Family History - Central Africa

By the beginning of the study period, Central Africa (Cameroon, Gabon, both Congos, Central African Republic, Angola, Zambia, Malawi, Mozambique) had already been settled by Bantu language-speaking, iron-working agriculturists. Indeed, Cameroon was the Bantus' point of origin in roughly BGW 1000. "Central Africa" really encompasses two geographic regions:

Of the Congo basin we have next to no information from the era prior to European colonization.. We have little good information about Angola and the interior prior to the arrival of the Portuguese in both Angola and Mozambique. In the savannahs, kingdoms engaged in extensive trade, and people were rather mobile. Thus, if your ancestors were in any one spot in CE 1900, it is safe to assume that their ancestors came from ever larger areas in earlier periods.

Fifth to Fifteenth centuries - Swahili culture: Trade between the Middle East and communities on the East African coast was in place since before CE 1. With the rise of the Umayyad Caliphate, this trade increased, with Arab and Iranian traders settling in town like Mogadishu, Lamu, Mombasa, Pemba, and Zanzibar extending south to Mozambique, marrying locals, and coordinating trade with the relatives back home. The ultimate result was the rise of Swahili culture - Islamic in outlook but primarily African in personnel. The Kiswahili language reflects their character - Bantu in essence but with many Arabic words. Nevertheless, if your ancestors lived in the coastal towns of Mozambique in CE 1490, their ancestors probably also lived in Arabia, Iraq, or Iran in earlier periods, also.

The Swahilis both traded with the interior for forest products and raided the interior for non-Muslim captives that formed their labor force and later, became a major export item. Thus, your Swahili ancestors of CE 1490 may also have had ancestors in the interior of Mozambique or Malawi.

Sixteenth century - Portuguese slave trade in Angola: The appearance of the Portuguese in Angola brought about several transformations. The Portuguese tried to set up a system of trade with local suppliers similar to that of the "slave coast" of West Africa. Their local trading partners, the kingdoms of Kongo and Ndongo in northwest and west-central Angola. These kingdoms, were fragile, vulnerable to reprisals, and exerted less control over the countryside, motivating the Portuguese to establish colonies and manage the slave trade themselves. Many early colonists intermarried and assimilated with local populations. Thus, if your ancestors lived in Angola in CE 1800, then probably some of their ancestors lived in Portugal in CE 1490.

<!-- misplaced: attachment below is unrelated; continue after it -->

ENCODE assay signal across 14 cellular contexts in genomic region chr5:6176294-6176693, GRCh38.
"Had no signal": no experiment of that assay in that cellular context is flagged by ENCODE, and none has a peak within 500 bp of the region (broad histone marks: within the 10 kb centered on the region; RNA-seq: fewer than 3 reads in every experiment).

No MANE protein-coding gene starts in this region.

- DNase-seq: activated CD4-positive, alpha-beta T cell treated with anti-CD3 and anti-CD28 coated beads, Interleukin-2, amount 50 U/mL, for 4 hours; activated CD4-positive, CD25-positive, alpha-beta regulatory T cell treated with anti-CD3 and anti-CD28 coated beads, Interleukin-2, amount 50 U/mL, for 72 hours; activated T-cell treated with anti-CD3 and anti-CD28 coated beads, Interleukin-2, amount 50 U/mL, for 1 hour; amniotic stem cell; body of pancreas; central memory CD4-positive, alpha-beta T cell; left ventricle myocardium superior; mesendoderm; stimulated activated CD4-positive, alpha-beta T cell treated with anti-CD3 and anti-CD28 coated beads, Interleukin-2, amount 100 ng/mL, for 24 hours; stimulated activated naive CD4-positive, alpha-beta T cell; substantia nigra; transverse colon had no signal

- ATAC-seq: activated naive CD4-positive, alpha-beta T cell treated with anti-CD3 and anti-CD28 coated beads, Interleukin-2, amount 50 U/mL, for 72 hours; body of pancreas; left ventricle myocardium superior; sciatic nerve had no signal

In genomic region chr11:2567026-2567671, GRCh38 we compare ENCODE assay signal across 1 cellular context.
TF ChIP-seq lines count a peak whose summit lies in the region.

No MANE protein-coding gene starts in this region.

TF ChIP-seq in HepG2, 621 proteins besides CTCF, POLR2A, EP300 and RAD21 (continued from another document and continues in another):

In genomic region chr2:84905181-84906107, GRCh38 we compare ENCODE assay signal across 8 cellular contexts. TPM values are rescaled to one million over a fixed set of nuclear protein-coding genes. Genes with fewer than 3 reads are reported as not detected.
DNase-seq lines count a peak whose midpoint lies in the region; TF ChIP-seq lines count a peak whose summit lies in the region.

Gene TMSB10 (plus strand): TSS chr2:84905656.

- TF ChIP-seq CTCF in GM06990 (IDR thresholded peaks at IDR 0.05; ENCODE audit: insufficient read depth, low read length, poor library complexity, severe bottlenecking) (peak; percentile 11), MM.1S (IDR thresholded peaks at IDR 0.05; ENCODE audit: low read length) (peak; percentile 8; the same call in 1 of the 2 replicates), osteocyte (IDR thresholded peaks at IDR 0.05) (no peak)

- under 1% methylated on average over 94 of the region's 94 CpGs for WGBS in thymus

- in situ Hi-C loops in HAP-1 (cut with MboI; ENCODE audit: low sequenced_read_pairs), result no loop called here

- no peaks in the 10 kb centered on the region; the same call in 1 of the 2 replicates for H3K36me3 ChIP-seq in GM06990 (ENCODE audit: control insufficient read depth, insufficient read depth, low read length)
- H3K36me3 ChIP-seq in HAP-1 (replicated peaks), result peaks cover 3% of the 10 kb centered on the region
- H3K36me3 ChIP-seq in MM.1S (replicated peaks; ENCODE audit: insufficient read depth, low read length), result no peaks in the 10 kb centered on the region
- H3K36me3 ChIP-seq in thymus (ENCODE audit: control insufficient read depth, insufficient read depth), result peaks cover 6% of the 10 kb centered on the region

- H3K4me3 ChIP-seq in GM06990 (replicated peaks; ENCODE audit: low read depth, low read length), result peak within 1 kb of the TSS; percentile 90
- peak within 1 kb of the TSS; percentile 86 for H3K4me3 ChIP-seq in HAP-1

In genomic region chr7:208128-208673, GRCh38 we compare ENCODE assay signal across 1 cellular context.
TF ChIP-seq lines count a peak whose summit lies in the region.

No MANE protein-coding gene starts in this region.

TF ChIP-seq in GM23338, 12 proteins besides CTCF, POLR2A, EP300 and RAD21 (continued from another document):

The slave, and later ivory trade stimulated the development of more intense long-distance trade networks, linking the interior (eastern Angola, Zambia, southeastern Congo) to the Angolan coast. Thus, if your ancestors lived anywhere in these countries in CE 1800, their ancestors could have been anywhere else in CE 1490.

The Sixteenth Century - Portugal attacks the Swahilis: When the Portuguese developed sea routes to the Indian Ocean, they discovered the rich Swahili trade with the Middle East and sought to coopt it. One by one, Swahili towns fell to their attacks and became hosts to Portuguese garrisons and forts. Thus, your Swahili ancestors of CE 1800 may also have had ancestors in Portugal in CE 1490.

Eighteenth and Nineteenth Centuries - society breaks down: In the East, the Portuguese slave trade intensified into the 19th century. These were mostly taken from inland Mozambique, Malawi, and Zambia and shipped to the French colonies of Mauritius and Reunion, or to Brazil. As the slave trade intensified in the early nineteenth century, East and Central African communities were severely disrupted. Almost as bad was the trade in ivory, in which innocent people were captured by ivory traders for use as porters or held until a ransom of elephant tusks was paid. These disruptions persisted through the 19th century. If your ancestors lived in Mozambique, Malawi, or eastern Zambia in CE 1900, their ancestors could have been from anywhere there or in adjacent parts of east or southern Africa in CE 1800 and CE 1490.

Early nineteenth century - "crushing" and "scattering": The consolidation of the Zulu and Sotho kingdoms of southern Africa resulted in a series of epic migrations alternately called the Mfecane ("crushing") or Difaqane ("scattering") by peoples on the giving or receiving end. These migrations reached central Africa in two episodes:

Late nineteenth century - colonization: The disruptions of the slave and ivory trade were an invitation for Western powers to step in, restore order, and manage the export trade. Thus, Portugal established its colonial authority over Angola and Mozambique by careful exploitation of local conflicts. Zambia and Malawi were administered by Britain, Cameroon by Germany, and the Central African Republic and the Democratic Republic of the Congo by France.

The Republic of the Congo's fate was especially nasty, as it became the personal colony of Belgian King Leopold II who granted concessions to commercial firms for the open plundering of natural resources, especially rubber. A typical routine would be for company agents to demand a quota of rubber from each person in a native village then kill any people who didn't cough it up. It was a tough choice - ignore your gardens and fields and starve or ignore the order to collect rubber and get shot. We don't typically think of the Belgians when we think of history's most notorious genocides, however the Congo lost more people in fifty years than Angola or west Africa did at the height of the slave trade. In 1908, the king ceded his private domain to the government of Belgium, which administered it somewhat better.

And yet, intermarriage between colonists and locals was not completely unheard of. Your family folklore and the evidence of your senses will inform you.